A conversation with artist Colleen Campbell about her show, “Eastern Slopes Grizzly Bears: Each One is Sacred,” on now at the Whyte Museum
By: Nicky Pacas
When you think of the Canadian Rockies’ wilderness, what do you think of?
For many, the black and grizzly bear populations are the most iconographic representations of wilderness, and their majesty (not to mention the potential to snap a picture of one) is what draws visitors from around the world into Banff National Park each year.
While our desire to see a bear in the wild is strong, is our understanding of bears in the wilderness equally as strong? Are bears honey-hungry like Winnie-the-Pooh? Or are they terrifyingly territorial like the grizzly bear in The Revenant? What is our relationship to bears?
In 1994, an independent research group based at the University of Calgary began a ten year study called the Eastern Slopes Grizzly Bear Project (ESGBP), where the “fundamental aim…was to contribute science-based understanding regarding the influences that people were having on the grizzly bear population” in an area known as the Canadian Rockies Ecosystem of Alberta and British Columbia. It was a comprehensive study, and at the time, was likely the most comprehensive study ever done on grizzly bears.
Fifteen years after the completion of the project, artist Colleen Campbell, who worked as a volunteer wildlife field researcher on the ESGBP, has put together a show titled “Eastern Slopes Grizzly Bears: Each One is Sacred,” which is on display at the Whyte Museum in Banff until January 28th, 2018. Completed with graphite, ink, and watercolour, the artwork visually and textually presents some of the findings from the ESGBP. I sat down with Colleen to ask her about exhibit:
NP/ Tell me about how your project began.
CC/ It initially began as writing—where do bears come from? Really and truly. I was in Victoria four or five years ago with just a sketchbook. I was stripped down with no distractions and could just be inside my own head. I was thinking about how I could show all the lives of the bears that we handled during the Eastern Slopes project and how individual each life is. How none of them [the bears’ lives] played out the same way.
30 pages later, I’d mapped out each life and a way of showing them visually [this is what evolved to become the show at the Whyte Museum]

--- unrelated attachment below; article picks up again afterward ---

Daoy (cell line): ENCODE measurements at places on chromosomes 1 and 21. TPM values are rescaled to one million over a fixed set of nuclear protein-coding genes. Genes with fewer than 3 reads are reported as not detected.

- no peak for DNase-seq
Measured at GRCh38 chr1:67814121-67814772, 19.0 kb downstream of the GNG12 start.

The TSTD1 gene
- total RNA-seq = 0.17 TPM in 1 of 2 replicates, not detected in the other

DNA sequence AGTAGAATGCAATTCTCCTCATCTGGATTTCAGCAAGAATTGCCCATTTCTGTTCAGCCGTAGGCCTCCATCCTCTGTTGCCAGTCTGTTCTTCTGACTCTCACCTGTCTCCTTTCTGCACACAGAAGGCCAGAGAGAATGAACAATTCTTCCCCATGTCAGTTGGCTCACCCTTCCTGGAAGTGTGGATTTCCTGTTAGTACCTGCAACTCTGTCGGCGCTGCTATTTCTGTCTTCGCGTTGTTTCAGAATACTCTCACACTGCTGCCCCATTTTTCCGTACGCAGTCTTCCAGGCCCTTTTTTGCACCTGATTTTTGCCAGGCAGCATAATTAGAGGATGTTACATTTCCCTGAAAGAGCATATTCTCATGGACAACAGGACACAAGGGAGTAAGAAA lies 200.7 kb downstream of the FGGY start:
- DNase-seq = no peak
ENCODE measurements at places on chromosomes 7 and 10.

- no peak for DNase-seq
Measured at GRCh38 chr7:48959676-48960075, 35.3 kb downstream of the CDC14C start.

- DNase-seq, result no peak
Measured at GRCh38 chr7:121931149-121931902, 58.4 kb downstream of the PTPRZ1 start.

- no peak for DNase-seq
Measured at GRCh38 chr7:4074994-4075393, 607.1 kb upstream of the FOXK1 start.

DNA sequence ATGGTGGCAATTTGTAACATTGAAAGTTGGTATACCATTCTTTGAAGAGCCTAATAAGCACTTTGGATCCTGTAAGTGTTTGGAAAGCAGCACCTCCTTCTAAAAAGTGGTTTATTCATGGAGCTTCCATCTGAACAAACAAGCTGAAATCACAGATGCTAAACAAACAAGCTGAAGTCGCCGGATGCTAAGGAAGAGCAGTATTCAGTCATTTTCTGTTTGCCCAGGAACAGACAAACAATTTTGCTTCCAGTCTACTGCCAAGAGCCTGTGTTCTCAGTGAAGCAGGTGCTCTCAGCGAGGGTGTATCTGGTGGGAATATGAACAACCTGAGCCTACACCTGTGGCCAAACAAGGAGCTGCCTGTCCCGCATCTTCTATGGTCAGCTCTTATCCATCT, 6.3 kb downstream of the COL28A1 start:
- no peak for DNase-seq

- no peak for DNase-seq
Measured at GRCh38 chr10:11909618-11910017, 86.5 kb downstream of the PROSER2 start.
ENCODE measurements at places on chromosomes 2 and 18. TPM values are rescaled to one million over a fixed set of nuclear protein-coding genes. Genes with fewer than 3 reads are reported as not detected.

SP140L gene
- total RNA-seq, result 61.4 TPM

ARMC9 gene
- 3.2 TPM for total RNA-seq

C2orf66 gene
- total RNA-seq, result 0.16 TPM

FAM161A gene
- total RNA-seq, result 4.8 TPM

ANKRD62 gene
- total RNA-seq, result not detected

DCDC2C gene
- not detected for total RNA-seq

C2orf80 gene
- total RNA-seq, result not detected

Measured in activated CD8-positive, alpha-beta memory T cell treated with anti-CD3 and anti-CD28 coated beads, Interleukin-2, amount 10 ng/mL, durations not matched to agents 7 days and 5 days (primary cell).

NP/ What did you learn during the ESGBP?
CC/ That female bears have zones in which they aggregate with a higher density than predicted. The habitat of steep valleys and short seasons creates an overlap between females using the same region, and sometimes, bears unrelated to each other will become socially involved with each other. They trust each other with their young—two females can better protect five young than one female protecting two or three cubs.
NP/ What do you hope your exhibit shows?
CC/ The research from the ESGBP is now in the public domain, and even though the study yielded tons of information, the information in the final report is not expressed in a way that people can really absorb the impact of it. The final report doesn’t show how individual bears are.
If you read a piece of writing that says, ‘30 of 86 bears died from some form of human impact,’ that means one thing. But if you can see it on a wall and you see that a third of bears monitored during the study died because of humans, the visual becomes, in some way, more impactful.
For me, to draw the lives of the bears and to display them on a wall helps to demonstrate their individuality. We denigrate other species by generalizing their natural history. We’ve reduced them all to a little formula and we quantify them. We’ve done it to every other species but ourselves. I wanted people to realize that every bear is as individual as every human being we know.
This conversation has been edited and condensed.
To learn more about the individuality of bears and to see Colleen Campbell’s stunning artwork in person, visit the Whyte Museum where the show is on display until January 28th.